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Boehner: 'I'm not concerned about my job as Speaker' in fiscal talks

Boehner: 'I'm not concerned about my job as Speaker' in fiscal talks

Speaker John BoehnerJohn Andrew BoehnerAre maskless House members scofflaws? Israel, Democrats and the problem of the Middle East Joe Crowley to register as lobbyist for recording artists MORE (R-Ohio) on Thursday said he’s not concerned about his job as Speaker as he seeks a deficit deal with President Obama that could face opposition from conservative members of his conference.

“I’m not concerned about my job as Speaker,” BoehnerJohn Andrew BoehnerAre maskless House members scofflaws? Israel, Democrats and the problem of the Middle East Joe Crowley to register as lobbyist for recording artists MORE said in a Capitol press conference. “What I’m concerned about is doing the right thing for our kids and grandkids. And if we don’t fix this spending problem, their future is going to be rather bleak.” 

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His comments come as he faces division in his conference about how far to go to reach an agreement with Obama to avert year-end tax hikes and spending cuts. While some Republicans have said the House should agree to higher tax rates if Democrats accept deep spending cuts and entitlement reforms, many conservatives have balked.

Boehner and other members of the GOP leadership have also taken heat from conservative groups and some lawmakers for removing four members from key committees, in part because of their voting records. 

Three conservative freshmen in that group — Reps. Tim Huelskamp (Kan.), David SchweikertDavid SchweikertShakespeare gets a congressional hearing in this year's 'Will on the Hill' On The Trail: Arizona is microcosm of battle for the GOP DCCC targets Republicans for touting stimulus bill they voted against MORE (Ariz.) and Justin AmashJustin AmashAmash warns of turning lawmakers like Cheney into 'heroes' Cheney set to be face of anti-Trump GOP Biden: 'Prince Philip gladly dedicated himself to the people of the UK' MORE (Mich.) — have yet to commit to supporting Boehner for Speaker during the formal floor vote in January, although conservative leaders in the conference say there is little to no chance of a serious challenge to Boehner taking place.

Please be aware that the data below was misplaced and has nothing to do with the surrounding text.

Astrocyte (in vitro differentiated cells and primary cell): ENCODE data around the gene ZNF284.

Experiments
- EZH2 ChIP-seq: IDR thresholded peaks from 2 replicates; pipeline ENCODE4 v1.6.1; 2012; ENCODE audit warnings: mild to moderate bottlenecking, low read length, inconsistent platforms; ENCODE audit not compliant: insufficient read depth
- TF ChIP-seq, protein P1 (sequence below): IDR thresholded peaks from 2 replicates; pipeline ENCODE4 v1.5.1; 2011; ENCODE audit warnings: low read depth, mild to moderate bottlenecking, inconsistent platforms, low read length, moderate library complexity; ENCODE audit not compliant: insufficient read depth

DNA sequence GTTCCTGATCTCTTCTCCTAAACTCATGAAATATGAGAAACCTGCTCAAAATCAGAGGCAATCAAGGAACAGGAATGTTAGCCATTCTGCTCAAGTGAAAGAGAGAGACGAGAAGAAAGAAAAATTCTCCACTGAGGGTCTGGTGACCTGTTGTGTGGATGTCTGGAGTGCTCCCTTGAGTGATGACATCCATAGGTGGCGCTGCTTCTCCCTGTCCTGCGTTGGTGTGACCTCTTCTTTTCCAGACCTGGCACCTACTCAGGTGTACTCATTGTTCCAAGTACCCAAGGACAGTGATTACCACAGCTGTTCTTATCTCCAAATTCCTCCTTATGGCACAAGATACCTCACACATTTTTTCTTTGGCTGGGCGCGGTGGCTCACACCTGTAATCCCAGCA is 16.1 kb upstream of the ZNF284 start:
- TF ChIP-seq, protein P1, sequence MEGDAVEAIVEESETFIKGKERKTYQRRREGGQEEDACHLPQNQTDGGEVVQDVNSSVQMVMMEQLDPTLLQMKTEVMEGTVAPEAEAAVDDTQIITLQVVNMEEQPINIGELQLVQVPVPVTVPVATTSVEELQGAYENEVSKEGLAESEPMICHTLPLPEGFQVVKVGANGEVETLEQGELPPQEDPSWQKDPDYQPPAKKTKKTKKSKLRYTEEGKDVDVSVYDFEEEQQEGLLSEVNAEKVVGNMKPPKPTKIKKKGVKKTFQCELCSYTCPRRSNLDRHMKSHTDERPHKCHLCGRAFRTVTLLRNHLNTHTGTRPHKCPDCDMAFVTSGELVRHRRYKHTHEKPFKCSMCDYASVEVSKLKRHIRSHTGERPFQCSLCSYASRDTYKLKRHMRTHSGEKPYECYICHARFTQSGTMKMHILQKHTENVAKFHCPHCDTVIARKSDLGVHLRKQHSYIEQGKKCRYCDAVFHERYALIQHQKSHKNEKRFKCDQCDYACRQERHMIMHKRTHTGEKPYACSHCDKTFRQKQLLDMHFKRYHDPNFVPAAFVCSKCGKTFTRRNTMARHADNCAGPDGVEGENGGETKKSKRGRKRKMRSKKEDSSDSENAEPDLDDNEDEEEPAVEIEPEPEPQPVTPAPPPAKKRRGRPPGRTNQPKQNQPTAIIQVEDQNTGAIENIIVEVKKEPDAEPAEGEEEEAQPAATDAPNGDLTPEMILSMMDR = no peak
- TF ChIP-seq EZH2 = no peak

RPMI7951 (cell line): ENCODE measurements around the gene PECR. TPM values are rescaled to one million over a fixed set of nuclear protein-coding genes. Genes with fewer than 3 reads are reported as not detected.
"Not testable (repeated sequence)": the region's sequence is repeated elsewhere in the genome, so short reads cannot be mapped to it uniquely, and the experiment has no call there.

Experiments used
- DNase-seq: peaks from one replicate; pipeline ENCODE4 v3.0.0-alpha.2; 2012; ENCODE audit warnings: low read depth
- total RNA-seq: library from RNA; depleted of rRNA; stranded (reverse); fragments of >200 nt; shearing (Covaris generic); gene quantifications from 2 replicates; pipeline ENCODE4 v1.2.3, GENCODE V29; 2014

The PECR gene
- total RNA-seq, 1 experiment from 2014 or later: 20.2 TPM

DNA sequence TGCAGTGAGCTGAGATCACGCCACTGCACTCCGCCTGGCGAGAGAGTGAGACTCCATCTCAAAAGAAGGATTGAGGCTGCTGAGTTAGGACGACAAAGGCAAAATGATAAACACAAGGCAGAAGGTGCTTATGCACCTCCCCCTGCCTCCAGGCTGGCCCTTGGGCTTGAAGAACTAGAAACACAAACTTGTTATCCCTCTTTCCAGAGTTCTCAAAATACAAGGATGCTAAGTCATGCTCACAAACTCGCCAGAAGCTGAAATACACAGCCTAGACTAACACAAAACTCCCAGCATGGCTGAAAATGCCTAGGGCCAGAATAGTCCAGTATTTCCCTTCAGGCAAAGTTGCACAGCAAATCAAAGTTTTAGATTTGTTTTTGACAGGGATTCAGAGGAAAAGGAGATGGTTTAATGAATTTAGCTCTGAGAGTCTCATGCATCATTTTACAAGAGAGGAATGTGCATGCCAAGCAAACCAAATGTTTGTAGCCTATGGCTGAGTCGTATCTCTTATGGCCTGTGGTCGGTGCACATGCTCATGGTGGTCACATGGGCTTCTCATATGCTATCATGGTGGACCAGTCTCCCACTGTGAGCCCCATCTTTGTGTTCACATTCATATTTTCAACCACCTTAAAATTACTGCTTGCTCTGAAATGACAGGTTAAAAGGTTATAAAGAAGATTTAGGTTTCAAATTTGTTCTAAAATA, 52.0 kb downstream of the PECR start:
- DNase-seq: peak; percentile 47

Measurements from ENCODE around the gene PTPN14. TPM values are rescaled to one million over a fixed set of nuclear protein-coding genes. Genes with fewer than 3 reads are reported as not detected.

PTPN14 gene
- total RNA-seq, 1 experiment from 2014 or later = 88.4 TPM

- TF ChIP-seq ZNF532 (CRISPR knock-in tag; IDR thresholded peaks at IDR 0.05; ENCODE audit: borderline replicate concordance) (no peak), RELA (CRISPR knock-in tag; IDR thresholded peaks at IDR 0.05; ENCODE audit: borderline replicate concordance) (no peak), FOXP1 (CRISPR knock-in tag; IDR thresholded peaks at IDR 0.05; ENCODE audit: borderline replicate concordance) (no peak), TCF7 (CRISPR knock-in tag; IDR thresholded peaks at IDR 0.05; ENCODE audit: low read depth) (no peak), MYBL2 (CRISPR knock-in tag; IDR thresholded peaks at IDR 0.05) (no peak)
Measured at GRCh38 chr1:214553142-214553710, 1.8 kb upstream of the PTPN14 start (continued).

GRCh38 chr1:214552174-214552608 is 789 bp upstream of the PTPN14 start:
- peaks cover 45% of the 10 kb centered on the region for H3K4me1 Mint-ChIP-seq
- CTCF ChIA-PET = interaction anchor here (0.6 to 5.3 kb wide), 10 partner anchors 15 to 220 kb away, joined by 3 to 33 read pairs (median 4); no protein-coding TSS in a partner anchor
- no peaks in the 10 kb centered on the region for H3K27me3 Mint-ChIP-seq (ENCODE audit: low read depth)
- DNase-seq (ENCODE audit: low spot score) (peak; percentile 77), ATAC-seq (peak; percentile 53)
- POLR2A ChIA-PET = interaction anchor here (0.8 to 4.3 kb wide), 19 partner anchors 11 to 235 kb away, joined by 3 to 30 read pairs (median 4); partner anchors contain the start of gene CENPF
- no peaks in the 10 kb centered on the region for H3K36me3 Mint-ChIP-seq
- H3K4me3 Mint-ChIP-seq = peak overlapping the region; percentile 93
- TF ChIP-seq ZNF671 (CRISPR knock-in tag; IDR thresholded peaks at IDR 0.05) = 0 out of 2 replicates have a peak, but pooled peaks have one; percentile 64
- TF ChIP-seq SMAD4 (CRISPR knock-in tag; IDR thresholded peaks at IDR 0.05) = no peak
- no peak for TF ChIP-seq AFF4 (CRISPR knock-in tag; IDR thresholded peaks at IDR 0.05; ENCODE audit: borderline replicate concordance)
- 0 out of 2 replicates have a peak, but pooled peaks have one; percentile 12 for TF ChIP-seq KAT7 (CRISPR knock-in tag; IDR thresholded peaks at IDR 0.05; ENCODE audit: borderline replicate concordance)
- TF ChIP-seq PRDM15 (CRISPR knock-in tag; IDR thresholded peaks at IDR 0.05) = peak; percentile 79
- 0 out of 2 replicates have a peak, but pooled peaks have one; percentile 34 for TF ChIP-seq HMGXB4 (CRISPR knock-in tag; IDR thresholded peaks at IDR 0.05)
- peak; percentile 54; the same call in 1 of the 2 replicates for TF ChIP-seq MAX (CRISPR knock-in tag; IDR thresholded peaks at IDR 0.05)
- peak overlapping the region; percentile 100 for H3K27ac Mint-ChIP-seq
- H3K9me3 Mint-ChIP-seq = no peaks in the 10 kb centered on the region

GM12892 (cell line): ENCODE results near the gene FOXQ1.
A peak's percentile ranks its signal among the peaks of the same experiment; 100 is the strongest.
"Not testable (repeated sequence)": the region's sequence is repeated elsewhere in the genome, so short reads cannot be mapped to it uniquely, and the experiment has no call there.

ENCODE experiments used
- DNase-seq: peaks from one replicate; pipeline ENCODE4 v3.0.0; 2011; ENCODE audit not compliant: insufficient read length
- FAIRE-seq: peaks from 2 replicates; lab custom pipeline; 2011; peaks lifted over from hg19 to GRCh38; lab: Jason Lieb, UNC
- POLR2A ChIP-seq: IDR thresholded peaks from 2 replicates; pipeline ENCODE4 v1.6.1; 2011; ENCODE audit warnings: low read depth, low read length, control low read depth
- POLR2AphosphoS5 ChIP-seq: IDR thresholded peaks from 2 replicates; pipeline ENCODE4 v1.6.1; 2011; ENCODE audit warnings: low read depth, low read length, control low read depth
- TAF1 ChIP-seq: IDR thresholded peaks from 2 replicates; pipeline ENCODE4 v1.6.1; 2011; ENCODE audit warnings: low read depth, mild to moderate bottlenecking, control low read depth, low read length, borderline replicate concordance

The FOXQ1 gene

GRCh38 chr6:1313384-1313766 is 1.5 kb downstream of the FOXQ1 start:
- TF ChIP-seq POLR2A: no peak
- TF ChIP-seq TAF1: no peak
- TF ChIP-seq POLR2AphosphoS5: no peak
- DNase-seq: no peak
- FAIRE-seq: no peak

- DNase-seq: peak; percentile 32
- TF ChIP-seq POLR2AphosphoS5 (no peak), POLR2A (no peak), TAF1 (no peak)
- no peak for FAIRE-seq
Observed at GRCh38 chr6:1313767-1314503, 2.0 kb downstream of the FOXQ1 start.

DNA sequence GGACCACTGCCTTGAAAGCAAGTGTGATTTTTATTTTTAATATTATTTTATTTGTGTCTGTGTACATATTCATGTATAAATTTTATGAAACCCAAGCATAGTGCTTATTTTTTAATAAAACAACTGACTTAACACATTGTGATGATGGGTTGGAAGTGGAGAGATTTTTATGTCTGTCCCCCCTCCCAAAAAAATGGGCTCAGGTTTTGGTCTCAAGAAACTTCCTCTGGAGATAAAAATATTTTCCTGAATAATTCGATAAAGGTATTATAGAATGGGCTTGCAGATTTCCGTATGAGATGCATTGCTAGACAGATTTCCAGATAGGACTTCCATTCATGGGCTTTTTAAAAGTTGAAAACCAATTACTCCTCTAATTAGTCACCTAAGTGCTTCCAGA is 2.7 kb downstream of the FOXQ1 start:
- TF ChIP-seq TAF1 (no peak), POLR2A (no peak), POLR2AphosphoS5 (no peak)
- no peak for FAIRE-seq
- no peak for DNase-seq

Boehner on Thursday would not say whether the House might agree to Obama’s demand to vote on legislation extending only middle-class tax rates if no broader agreement on the fiscal cliff is reached.


“The law of the land is that everyone’s income taxes will go up on Jan. 1,” he said. “I’ve made it clear that I think that is unacceptable, but until we get this issue resolved, that risk remains.” 

The Speaker escalated his attacks on Obama over spending, saying the White House “appears willing to slow-walk our economy right up to — and over — the fiscal cliff.”

The fiery rhetoric from the Speaker less than two weeks before Christmas signaled that serious differences remain in the negotiations with Obama, despite the new offers that were traded after a weekend meeting at the White House.

“It’s clear the president is just not serious about cutting spending. But spending is the problem,” a visibly frustrated Boehner said.

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“Republicans want to solve the problem and get this spending line down. The president wants to pretend spending isn’t the problem. That’s why we don’t have an agreement.”

Later in the day, White House spokesman Jay Carney blasted the GOP leadership, saying there was "no specificity behind what the Republicans have put forward, and no more than a sentence about proposed revenues."

"The proposal that we've seen is a two-page letter," he said.

Meanwhile, Boehner referred to a chart created by Rep. Paul RyanPaul Davis RyanZaid Jilani: Paul Ryan worried about culture war distracting from issues 'that really concern him' The Memo: Marjorie Taylor Greene exposes GOP establishment's lack of power The Hill's 12:30 Report - Senators back in session after late-night hold-up MORE (R-Wis.), the House budget chief and 2012 GOP vice presidential candidate, highlighting that the president’s proposal for $1.4 trillion in tax increases would not reduce federal spending as a percentage of the U.S. economy.

“Unfortunately,” the Speaker added, “the White House is so unserious about cutting spending that it appears willing to slow-walk our economy right up to — and over — the fiscal cliff.” 

Democrats blame the impasse in the talks on Republicans, and say Boehner is the one standing in the way of a deal. Rep. Chris Van Hollen (D-Md.) on Wednesday accused Boehner of trying to drag out the talks until Jan. 3 to save his job.

“He's concerned that any agreement he reaches ... could undermine support for him in his caucus and make it more difficult on Jan. 3," when the House will elect a Speaker, Van Hollen said.

Boehner is set to return to Ohio over the weekend. While a spokesman for the Speaker noted there was "both cell phone service and airports" in Boehner's home state, the decision to return home is a marked contrast from last weekend, when Boehner visited Obama at the White House.

On Thursday, Carney noted the White House was also equipped with "landlines" and disputed that a face-to-face meeting was the "magic elixir" to solve the tough negotiations.

At the same time, the press secretary acknowledged that "there's no question that we haven't [yet] reached an agreement."

— This story was updated at last updated at 2:54 p.m.